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Seventh Circuit: No Right to Jury Trial in Exhaustion Dispute

By Mark Wilson

The Seventh Circuit Court of Appeals held that a prisoner is not entitled to a jury trial to resolve factual disputes about his exhaustion of administrative remedies.

Indiana prisoner Christopher Pavey sued several guards in federal court, alleging that they subjected him to excessive force when they broke his arm during a cell extraction. In their answer, Defendants asserted that Pavey “failed to exhaust his administrative remedies” by failing to file a timely grievance. Pavey asserted in an affidavit that he could not exhaust because “he is left-handed and it was his left arm that was broken,” preventing him from preparing the grievance himself. He also claimed that “he was transferred to another prison before a promised investigation” was conducted, preventing “him from obtaining the facts that he needed … to press a grievance effectively.”

The district court held that Pavey was entitled under “the Seventh Amendment to a jury trial on any debatable factual issues relating to the defense of failure to exhaust administrative remedies.” Defendants filed an interlocutory appeal and the Seventh Circuit reversed.

Observing “that juries do not decide what forum a dispute is to be resolved in,” the court explained “juries decide cases, not issues of traffic control.” Additionally, requiring a jury trial for exhaustion issues would thwart “the statutory goal of sparing federal courts the burden of prisoner litigation until and unless the prison has exhausted his administrative remedies.”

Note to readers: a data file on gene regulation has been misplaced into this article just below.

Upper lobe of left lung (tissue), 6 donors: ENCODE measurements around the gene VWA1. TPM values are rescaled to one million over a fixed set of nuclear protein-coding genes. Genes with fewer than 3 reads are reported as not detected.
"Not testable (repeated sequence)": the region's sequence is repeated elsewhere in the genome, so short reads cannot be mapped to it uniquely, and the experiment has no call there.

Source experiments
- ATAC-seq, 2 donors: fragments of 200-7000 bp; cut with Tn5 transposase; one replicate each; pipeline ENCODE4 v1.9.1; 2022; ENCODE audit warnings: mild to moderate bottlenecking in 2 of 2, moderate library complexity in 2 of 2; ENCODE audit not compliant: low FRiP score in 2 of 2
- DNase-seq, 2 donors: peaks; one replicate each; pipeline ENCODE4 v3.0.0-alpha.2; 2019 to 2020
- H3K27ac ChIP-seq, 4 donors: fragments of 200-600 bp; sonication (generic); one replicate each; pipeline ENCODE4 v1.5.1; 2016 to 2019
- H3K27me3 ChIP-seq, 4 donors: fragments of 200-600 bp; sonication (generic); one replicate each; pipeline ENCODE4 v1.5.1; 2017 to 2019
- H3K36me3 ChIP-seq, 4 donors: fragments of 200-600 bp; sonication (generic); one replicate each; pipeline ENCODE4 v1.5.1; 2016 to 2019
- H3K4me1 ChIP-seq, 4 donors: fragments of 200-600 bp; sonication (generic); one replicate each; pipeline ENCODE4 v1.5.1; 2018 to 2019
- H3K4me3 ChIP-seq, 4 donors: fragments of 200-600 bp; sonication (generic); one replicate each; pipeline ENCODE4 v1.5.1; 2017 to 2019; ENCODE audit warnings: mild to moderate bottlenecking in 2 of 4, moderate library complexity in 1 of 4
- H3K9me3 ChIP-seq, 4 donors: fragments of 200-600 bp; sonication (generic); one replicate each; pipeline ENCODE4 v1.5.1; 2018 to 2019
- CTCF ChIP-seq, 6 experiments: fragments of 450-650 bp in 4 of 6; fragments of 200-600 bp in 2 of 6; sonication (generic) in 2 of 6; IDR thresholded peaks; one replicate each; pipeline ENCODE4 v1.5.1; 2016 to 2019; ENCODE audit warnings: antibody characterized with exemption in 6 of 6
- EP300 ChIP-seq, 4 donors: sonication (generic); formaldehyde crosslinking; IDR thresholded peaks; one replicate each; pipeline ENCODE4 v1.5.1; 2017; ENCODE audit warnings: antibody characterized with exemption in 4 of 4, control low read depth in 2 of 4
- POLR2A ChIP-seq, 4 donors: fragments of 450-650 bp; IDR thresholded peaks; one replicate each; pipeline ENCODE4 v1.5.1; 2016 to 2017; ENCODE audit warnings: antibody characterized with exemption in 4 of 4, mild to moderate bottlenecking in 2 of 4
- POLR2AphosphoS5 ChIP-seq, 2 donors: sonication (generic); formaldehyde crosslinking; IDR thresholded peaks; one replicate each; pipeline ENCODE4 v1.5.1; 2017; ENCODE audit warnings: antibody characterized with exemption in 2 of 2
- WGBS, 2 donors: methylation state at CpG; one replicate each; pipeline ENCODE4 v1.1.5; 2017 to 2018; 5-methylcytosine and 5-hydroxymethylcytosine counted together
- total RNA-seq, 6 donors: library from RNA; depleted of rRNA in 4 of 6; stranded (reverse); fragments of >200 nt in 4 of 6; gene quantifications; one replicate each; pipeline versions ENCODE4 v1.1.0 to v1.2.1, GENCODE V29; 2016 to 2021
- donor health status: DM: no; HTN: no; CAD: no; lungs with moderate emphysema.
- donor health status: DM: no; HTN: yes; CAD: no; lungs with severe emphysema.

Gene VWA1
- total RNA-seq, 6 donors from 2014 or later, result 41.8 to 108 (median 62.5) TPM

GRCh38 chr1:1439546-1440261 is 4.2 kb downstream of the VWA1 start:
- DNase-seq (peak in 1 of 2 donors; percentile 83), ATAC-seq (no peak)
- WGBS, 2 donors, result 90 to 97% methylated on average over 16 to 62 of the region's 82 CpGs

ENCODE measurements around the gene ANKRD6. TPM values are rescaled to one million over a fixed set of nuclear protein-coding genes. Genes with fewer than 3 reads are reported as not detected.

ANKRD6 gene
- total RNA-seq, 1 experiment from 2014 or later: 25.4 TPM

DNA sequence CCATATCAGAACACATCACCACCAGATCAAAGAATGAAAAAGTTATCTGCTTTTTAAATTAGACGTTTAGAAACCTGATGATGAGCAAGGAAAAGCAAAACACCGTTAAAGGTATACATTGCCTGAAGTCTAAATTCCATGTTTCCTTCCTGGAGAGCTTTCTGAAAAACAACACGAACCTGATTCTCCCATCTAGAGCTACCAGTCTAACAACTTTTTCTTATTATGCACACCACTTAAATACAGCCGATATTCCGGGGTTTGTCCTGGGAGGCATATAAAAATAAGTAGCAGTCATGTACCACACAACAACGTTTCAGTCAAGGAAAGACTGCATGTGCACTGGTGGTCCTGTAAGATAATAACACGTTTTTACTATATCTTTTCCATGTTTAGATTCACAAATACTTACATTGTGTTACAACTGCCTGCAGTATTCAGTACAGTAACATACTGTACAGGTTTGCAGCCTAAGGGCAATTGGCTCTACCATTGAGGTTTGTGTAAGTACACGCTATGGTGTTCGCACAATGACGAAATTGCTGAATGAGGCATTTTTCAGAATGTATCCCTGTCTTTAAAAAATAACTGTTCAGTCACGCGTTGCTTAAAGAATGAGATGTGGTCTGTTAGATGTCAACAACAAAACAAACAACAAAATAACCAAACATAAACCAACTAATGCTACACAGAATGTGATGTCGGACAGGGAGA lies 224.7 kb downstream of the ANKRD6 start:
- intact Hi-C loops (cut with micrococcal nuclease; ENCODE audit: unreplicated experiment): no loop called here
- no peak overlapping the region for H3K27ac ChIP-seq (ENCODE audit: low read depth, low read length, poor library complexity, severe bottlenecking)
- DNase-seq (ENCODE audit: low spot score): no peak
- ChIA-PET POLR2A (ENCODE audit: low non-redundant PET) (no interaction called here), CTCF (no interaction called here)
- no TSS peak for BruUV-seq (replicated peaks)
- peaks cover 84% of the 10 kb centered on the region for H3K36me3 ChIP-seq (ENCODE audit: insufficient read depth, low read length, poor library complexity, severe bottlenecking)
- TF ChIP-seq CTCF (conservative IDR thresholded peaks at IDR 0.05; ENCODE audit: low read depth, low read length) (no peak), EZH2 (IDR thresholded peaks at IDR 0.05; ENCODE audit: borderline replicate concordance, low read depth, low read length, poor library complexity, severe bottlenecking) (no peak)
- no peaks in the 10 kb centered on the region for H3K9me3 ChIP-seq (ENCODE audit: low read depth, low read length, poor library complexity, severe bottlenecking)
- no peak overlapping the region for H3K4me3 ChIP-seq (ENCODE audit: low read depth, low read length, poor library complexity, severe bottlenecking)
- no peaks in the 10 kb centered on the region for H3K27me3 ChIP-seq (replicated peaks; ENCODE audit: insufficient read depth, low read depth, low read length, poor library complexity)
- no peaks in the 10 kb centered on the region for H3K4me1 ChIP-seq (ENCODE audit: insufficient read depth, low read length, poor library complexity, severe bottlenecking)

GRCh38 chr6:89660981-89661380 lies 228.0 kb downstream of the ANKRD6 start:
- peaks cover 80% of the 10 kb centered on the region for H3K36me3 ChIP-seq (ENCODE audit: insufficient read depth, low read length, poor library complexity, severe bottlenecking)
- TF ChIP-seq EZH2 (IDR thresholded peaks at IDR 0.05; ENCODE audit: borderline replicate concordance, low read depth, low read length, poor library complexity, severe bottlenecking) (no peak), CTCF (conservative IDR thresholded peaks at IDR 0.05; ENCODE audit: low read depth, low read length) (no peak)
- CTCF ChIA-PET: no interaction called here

The court directed that when exhaustion is contested: “(1) The district judge conducts a hearing on exhaustion and permits whatever discovery relating to exhaustion (and only exhaustion) he deems appropriate. (2) If the judge determines that the prisoner did not exhaust his administrative remedies, he will then determine whether (a) the Plaintiff has unexhausted remedies, and so he must go back and exhaust; (b) or, although he has no unexhausted remedies, the failure to exhaust was innocent (as where prison officials prevent a prisoner from exhausting his remedies), in which event he will be allowed to go back and exhaust; or (c) the failure to exhaust was the prisoner’s fault, in which event the case is over. (3) If and when the judge determines that the prisoner has properly exhausted … the case will proceed to pretrial discovery, and if necessary a trial on the merits; and if there is a jury trial, the jury will make all necessary findings of fact without being bound by (or even informed of) any of the findings made by the district judge in determining that the prisoner had exhausted his administrative remedies.” Additionally, “discovery with respect to the merits must not begin until the issue of exhaustion is resolved,” the court instructed.

See: Pavey v. Conley, 544 F3d 739 (7th Cir. 2008).

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Related legal case

Pavey v. Conley